As a Kindermusik Educator, Voice Teacher, Choral Director and Performer myself, I find this type of event, invaluable as a form of continuing education. I know alot of what they talk about already, but the affirmation, and the opportunity to glean some golden nugget of information that will help a student or myself is always welcome. I was not disappointed during yesterday’s event either.

Dr. Witsell, and his staff are very knowledgeable in the workings of the voice, both medically, physically and professionally. Their topics were relevant and interesting in the panel of experts presentation “How to Make Your Voice Last a Lifetime”. The vocal health fair gave an individual the opportunity to speak to a Duke Voice Care Center expert about their own voice health, observe a laryngeal imaging demonstration, or even have an acoustical voice analysis of their own voice made. There were a variety of vendor booths from the Master Chorale, Concert Singers of Cary, and the North Carolina Symphony to Pharmaceutical Reps from NeilMed Pharmeceuticals giving away Saline Mist and Gel samples and Sinus Rinse kits.

A short performance by Lois Deloatch, Jazz vocalist and Scott Sawyer, guitarist was well received by the crowd and a testament to proper care and nurture of Vocal Health.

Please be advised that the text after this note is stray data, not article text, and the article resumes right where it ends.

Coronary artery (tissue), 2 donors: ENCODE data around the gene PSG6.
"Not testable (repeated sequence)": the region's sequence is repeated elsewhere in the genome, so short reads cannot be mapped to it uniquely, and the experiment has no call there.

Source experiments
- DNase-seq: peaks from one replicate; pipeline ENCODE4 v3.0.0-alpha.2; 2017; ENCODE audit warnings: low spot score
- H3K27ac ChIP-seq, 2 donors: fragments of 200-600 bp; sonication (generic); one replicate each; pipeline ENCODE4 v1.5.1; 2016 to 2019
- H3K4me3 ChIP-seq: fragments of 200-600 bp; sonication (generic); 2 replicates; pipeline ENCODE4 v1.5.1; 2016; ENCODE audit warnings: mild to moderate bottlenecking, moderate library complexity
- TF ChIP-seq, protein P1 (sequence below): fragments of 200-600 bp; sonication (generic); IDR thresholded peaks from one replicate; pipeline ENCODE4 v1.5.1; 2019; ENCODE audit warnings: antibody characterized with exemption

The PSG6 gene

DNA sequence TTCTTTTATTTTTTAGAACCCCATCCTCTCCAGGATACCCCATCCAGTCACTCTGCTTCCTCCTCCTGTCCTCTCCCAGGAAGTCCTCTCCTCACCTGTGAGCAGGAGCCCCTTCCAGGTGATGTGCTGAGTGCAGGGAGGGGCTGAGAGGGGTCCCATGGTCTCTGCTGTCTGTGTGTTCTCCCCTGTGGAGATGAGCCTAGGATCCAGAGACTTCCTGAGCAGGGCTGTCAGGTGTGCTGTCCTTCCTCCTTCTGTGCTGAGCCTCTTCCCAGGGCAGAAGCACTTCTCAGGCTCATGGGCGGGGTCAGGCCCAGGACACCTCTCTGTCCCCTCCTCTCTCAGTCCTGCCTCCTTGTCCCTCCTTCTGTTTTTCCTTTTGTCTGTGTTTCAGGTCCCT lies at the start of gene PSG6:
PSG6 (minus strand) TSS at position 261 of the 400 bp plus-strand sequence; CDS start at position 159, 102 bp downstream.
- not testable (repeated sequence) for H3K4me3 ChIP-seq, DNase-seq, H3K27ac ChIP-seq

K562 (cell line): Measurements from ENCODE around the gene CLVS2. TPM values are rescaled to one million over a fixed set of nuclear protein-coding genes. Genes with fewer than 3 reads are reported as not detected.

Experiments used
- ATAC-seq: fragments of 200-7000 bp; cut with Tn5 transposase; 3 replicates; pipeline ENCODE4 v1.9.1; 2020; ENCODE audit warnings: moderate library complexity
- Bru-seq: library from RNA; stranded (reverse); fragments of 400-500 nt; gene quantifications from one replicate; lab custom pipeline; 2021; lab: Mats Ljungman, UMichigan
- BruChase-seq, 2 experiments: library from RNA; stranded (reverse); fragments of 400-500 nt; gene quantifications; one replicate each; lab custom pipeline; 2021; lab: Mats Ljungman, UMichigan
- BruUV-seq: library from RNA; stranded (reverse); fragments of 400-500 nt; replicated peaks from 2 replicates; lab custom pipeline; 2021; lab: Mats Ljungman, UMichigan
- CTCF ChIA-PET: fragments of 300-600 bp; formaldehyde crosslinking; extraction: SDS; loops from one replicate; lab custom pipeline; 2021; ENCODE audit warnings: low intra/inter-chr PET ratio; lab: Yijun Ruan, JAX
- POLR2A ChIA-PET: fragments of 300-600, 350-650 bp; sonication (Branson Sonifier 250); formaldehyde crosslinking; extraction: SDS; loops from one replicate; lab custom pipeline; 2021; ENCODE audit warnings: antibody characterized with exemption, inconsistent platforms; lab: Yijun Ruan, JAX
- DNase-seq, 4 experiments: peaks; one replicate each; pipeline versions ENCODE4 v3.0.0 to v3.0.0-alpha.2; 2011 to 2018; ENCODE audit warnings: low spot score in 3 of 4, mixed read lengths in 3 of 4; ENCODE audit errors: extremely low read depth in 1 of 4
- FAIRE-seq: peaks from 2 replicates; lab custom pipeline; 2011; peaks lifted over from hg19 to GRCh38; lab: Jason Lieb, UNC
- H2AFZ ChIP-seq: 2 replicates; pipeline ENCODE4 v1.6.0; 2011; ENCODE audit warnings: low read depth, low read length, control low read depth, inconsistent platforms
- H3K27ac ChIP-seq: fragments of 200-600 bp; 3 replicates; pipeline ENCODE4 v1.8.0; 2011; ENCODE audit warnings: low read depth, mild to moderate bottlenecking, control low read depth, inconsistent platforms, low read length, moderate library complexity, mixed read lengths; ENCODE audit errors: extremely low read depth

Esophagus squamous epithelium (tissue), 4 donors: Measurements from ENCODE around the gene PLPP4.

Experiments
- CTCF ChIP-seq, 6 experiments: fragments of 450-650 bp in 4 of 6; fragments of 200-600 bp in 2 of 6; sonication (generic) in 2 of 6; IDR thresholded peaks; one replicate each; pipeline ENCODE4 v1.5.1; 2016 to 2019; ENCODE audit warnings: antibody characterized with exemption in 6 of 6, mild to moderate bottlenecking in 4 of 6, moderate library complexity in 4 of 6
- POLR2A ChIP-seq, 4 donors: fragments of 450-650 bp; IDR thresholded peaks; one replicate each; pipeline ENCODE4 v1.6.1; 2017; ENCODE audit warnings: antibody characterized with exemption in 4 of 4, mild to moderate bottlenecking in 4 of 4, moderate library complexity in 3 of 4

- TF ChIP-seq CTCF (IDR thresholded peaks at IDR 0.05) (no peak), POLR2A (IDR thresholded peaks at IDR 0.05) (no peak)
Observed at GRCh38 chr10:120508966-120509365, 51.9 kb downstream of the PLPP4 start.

The panel of experts included Ms. Deloatch as well as David Hartman, John Dancy, Dick Gordon, Florence Peacock and William Stone. Grant Llewelyn was the moderator of the panel. Many questions were answered and lots of encouragement and good information was discussed.

I “high note” of the event was Grant Llewelyn’s involvement of all who attended in a singing exploration of George Frederick Handel method. The “tritone” chord of G, F and H(the german B). Using the familiar tune of “Frere Jacque” the room was divided up into three groups. Without going into a lot of detail, we explored the round in the familiar fashion, then sang it inverted and finally retrograde, all in round. The panel provided a constant chord pattern using G, G, G; F, E, F; and B, C, B in a repeated fashion. It was quite challenging and a lot of fun to discover a piece of music this way. Maestro Llewelyn, confided, he wasn’t sure how it related to the day’s topic. Suffice it to say, I was completely convinced of it’s relativity in that the whole room was in fact singing! FUN!

The Renaissance Raleigh Hotel in the North Hills complex was a wonderful host with a delicious buffet of fruit, grilled vegetables, and gourmet lunchmeats and cheeses with crackers. The chocolate strawberries were in abundance and beverages rounded the refreshments out.